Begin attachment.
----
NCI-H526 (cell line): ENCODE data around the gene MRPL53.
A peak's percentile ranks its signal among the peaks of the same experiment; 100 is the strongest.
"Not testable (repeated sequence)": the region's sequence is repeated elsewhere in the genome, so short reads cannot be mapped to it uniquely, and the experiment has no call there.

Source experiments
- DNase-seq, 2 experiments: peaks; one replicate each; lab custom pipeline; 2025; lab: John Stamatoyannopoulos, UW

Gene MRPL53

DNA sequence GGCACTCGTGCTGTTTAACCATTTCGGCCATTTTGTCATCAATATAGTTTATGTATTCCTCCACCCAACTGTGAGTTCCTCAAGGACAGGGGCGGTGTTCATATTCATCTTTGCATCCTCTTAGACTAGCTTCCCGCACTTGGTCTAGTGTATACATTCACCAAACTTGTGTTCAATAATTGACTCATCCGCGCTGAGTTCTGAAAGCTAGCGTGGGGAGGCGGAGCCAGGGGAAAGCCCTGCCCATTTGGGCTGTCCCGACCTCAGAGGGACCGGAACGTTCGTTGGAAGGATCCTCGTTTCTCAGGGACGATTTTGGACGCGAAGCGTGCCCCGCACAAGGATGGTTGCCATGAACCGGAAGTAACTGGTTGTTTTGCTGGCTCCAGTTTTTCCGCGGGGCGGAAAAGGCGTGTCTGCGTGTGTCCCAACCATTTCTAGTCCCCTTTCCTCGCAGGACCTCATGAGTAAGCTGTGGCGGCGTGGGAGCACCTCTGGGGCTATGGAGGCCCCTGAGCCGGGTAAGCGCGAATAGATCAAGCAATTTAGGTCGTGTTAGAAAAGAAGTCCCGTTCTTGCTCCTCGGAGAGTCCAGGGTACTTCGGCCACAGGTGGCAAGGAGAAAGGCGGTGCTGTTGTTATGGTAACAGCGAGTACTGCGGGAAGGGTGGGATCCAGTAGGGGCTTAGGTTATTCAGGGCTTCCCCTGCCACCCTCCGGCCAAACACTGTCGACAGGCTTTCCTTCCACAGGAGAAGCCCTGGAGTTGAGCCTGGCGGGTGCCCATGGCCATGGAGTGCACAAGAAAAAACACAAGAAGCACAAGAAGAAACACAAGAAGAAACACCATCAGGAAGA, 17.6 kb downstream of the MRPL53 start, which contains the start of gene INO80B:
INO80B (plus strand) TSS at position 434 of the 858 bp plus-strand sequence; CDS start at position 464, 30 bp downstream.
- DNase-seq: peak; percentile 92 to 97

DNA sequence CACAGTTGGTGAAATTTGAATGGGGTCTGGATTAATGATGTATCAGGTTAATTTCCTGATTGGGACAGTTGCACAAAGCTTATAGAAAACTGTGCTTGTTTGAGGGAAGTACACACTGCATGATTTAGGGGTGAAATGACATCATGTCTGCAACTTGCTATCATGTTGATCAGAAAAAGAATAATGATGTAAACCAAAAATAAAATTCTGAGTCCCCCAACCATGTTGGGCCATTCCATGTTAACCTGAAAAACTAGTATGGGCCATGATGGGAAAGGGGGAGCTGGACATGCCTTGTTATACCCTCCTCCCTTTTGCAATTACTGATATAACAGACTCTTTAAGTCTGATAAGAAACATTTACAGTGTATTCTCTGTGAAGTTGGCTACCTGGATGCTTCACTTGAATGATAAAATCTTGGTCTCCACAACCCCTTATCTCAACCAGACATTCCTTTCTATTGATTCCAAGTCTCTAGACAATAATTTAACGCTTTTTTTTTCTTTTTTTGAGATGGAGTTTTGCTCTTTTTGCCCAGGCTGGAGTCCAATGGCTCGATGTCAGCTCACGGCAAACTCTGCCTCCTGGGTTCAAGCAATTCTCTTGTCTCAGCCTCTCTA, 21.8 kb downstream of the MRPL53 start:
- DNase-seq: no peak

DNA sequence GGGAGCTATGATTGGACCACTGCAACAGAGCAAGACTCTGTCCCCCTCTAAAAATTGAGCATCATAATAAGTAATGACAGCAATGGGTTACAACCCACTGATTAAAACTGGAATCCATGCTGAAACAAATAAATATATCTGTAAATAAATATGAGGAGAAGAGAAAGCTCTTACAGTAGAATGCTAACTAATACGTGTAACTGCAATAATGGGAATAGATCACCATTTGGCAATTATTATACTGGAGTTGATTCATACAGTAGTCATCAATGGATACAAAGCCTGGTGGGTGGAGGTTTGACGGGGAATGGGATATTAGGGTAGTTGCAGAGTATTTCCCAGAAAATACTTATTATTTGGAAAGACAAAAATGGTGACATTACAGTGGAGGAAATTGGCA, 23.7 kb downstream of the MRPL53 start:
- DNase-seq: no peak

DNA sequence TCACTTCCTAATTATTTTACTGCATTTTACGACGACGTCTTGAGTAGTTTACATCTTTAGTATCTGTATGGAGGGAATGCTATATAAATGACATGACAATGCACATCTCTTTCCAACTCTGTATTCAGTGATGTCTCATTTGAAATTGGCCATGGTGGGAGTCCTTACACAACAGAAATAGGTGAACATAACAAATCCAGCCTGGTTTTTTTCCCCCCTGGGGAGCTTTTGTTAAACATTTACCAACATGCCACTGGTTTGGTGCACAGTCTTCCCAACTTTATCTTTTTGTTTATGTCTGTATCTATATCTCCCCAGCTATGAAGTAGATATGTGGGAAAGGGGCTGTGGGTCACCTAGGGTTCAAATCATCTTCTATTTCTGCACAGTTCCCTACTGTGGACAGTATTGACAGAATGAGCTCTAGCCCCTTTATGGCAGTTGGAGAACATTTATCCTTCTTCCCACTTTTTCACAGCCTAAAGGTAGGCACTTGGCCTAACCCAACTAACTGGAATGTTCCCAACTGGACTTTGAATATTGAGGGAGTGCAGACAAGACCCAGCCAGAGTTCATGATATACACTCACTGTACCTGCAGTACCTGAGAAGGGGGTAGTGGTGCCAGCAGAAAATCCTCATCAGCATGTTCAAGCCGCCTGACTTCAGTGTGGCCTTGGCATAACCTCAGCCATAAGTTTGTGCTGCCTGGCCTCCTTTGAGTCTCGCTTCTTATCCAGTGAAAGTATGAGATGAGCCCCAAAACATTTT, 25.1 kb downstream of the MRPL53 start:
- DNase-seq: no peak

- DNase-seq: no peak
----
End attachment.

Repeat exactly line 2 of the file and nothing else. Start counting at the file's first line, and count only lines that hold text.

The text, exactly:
A peak's percentile ranks its signal among the peaks of the same experiment; 100 is the strongest.